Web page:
Exploding like fireworks against a night sky, Out of Nothing sees Embrace on the rebound (a fact evidenced by the cover, which shows the quintet in a show-of-solidarity huddle). A few years ago, a record label merger left them stuck on the other side of the Atlantic Ocean without a home in the States. Now, thanks to Lava, Embrace is landing on our shores with the latest British Invasion. No, Embrace isn't bigger than Jesus, but when you hear the heraldic guitars and the canyon-sized harmonics of Out of Nothing, you start to wonder if maybe He is thinking about a comeback.

With Embrace, it's like there is a fissure growing ever wider in the ozone that keeps spreading open until it bursts, and The Polyphonic Spree, in all their robed glory, come spilling out. That moment of orgasmic release comes in the chorus of "Someday", as McNamara and his backing choir let it all hang out, belting out life-affirming platitudes like "A light is going to shine," and "You will feel the way I feel someday."

Maybe we will feel that way, or maybe we'll get sick of being with such a one-trick pony. If only Embrace gave us more of the spacey, Mercury Rev-style psychedelia of "Near Life" (sans McNamara's poorly mumbled vocals), it'd be easier to forgive their lack of imagination. Still, Out of Nothing is an enormous mural of angelic melodies, and most of the time, McNamara's rich tenor is simply stunning. Out of Nothing sails on celestial seas and rides out dual guitar asteroid showers to touch Heaven. If the band stays the course, they will succumb to storms of criticism, but if they are willing to experiment, we could be talking about the next Radiohead. Yeah, I know; you've heard that one before.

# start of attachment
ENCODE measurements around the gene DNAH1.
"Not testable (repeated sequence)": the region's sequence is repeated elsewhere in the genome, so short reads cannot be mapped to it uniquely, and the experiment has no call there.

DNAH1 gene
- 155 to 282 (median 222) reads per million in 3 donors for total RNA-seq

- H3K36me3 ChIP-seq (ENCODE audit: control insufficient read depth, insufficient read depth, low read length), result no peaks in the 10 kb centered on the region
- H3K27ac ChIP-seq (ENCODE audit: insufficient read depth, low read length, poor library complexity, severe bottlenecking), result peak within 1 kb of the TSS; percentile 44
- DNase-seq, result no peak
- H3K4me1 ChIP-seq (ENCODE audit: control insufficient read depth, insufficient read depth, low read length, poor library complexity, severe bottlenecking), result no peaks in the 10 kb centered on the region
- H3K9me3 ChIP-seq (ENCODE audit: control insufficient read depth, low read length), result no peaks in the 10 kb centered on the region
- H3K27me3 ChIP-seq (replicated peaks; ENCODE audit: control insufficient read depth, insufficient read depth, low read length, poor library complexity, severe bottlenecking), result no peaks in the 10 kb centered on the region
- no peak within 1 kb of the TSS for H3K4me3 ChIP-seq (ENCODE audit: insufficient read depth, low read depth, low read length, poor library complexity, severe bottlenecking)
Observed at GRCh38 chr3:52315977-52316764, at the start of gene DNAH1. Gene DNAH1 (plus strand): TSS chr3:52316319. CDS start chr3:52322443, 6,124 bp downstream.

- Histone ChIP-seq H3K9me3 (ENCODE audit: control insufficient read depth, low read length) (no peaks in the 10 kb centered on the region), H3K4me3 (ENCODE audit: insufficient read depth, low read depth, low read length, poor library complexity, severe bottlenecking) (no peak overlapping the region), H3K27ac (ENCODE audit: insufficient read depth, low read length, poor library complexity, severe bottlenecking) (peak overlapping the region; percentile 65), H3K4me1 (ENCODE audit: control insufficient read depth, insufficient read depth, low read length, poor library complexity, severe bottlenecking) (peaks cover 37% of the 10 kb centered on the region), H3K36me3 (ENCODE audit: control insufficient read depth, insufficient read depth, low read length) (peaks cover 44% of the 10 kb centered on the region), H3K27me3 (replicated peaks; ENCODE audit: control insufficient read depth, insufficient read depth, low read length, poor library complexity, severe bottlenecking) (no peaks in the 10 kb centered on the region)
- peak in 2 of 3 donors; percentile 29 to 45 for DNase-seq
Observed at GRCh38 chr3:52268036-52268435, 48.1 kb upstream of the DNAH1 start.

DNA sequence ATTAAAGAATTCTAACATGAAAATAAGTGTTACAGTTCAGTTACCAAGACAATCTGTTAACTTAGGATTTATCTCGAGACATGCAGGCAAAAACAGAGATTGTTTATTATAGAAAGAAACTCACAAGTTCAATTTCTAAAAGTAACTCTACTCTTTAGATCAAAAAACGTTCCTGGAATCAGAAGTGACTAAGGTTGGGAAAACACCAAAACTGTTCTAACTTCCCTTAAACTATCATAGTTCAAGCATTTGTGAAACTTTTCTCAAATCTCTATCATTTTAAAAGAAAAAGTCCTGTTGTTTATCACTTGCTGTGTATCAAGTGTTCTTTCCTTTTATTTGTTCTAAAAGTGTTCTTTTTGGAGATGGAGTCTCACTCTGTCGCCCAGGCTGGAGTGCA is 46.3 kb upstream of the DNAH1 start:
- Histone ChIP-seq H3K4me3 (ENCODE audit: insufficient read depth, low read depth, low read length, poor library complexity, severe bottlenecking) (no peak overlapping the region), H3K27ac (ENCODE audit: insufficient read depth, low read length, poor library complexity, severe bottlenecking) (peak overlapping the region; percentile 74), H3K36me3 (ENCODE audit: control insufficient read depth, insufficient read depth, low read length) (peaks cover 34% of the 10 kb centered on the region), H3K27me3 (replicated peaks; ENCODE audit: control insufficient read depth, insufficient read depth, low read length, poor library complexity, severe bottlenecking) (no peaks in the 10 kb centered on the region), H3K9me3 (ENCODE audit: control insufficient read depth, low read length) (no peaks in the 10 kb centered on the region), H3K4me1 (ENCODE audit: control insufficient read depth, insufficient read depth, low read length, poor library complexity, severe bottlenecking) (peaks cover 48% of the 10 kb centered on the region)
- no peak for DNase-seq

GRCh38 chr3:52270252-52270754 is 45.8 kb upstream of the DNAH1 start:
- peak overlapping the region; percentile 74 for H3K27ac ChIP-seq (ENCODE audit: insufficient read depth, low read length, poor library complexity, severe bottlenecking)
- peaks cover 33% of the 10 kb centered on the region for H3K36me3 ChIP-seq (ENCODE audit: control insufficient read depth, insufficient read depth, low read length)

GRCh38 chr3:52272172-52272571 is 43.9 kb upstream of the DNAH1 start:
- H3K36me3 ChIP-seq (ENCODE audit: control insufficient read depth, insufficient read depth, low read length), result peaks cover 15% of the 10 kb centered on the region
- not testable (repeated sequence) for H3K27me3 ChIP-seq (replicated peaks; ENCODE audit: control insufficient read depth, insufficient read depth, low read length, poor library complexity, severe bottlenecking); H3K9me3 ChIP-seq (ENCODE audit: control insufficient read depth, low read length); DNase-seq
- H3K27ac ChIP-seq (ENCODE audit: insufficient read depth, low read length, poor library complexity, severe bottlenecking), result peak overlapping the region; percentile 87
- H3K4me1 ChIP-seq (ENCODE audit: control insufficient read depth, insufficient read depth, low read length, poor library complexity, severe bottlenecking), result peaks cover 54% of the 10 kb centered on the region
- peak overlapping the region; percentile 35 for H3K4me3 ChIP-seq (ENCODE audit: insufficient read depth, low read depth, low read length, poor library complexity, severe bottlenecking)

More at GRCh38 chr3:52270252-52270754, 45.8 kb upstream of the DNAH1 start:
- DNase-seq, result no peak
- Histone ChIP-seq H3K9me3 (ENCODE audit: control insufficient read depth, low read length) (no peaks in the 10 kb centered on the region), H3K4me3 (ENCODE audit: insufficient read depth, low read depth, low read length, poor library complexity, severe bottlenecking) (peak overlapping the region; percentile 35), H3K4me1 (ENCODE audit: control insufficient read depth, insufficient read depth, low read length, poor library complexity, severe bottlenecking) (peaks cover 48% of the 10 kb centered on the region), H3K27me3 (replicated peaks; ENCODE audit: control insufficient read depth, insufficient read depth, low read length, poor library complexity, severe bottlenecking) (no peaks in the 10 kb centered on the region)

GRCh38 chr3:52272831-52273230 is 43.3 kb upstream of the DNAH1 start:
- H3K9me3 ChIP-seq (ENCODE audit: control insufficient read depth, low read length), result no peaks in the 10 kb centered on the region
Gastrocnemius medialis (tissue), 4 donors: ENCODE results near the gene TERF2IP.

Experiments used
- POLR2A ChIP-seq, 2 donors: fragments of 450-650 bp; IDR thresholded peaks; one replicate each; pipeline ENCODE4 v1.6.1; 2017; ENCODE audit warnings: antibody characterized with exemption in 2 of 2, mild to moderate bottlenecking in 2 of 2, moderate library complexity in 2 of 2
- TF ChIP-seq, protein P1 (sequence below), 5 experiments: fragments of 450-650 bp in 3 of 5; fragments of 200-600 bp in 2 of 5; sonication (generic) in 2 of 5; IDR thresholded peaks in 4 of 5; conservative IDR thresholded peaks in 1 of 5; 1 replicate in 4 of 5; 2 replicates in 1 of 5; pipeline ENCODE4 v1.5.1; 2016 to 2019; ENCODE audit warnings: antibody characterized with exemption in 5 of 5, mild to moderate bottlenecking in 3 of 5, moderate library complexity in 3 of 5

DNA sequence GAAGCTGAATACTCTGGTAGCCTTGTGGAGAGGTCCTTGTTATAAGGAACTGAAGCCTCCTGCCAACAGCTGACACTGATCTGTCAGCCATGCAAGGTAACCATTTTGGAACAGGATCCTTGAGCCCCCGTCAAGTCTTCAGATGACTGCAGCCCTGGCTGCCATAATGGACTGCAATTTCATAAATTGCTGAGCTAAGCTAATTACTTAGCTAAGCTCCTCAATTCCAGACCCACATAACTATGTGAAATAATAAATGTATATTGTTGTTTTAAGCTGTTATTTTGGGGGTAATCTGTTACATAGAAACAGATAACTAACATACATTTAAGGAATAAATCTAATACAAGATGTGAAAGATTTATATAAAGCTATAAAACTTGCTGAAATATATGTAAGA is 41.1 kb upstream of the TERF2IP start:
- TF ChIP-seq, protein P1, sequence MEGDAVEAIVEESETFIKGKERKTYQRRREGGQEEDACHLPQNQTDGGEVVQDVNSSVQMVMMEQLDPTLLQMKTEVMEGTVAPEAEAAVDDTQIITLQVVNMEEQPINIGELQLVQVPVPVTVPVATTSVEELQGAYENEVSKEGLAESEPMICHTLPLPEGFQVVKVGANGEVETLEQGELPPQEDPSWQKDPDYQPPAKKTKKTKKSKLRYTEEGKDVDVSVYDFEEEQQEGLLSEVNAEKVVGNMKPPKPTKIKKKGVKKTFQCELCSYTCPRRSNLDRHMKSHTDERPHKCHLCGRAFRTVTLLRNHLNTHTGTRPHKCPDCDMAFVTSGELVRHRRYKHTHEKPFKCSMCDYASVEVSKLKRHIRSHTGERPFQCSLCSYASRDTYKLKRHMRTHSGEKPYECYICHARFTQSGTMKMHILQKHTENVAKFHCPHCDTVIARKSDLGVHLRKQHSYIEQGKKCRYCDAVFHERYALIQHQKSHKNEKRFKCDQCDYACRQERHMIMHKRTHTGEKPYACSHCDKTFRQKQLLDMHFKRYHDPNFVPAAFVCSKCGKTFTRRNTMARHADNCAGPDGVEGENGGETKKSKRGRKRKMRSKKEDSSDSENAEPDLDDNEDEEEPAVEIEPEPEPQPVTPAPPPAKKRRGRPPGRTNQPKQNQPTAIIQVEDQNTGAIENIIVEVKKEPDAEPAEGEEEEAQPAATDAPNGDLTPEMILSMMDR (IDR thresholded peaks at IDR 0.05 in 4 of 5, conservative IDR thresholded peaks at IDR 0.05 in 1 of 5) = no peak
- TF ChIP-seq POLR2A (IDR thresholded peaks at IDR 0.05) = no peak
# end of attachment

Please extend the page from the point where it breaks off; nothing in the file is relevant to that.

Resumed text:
Reviewed by Peter Lindblad
Peter Lindblad lives in Appleton, Wis., and bleeds green and gold just like all the Packer fan nutjobs in the area. He does draw the line at wearing blocks of chedder on his head, or any other body parts for that matter, though. His professional career has taken weird twists and turns that have led him to his current position as an editor at a coin magazine. He hopes his stay there will be a short one. Before that, he worked as an associate editor at a log home magazine. To anyone that will listen, he\'ll swear that Shiner was one of the greatest rock bands to ever walk the earth. Yet he also has much love for Superchunk, Spoon, DJ Shadow, Swervedriver, Wilco, Fugazi, Jawbox, ... And You Will Know Us By The Trail Of Dead, Queens Of The Stone Age, and Modest Mouse, among others.

See other reviews by Peter Lindblad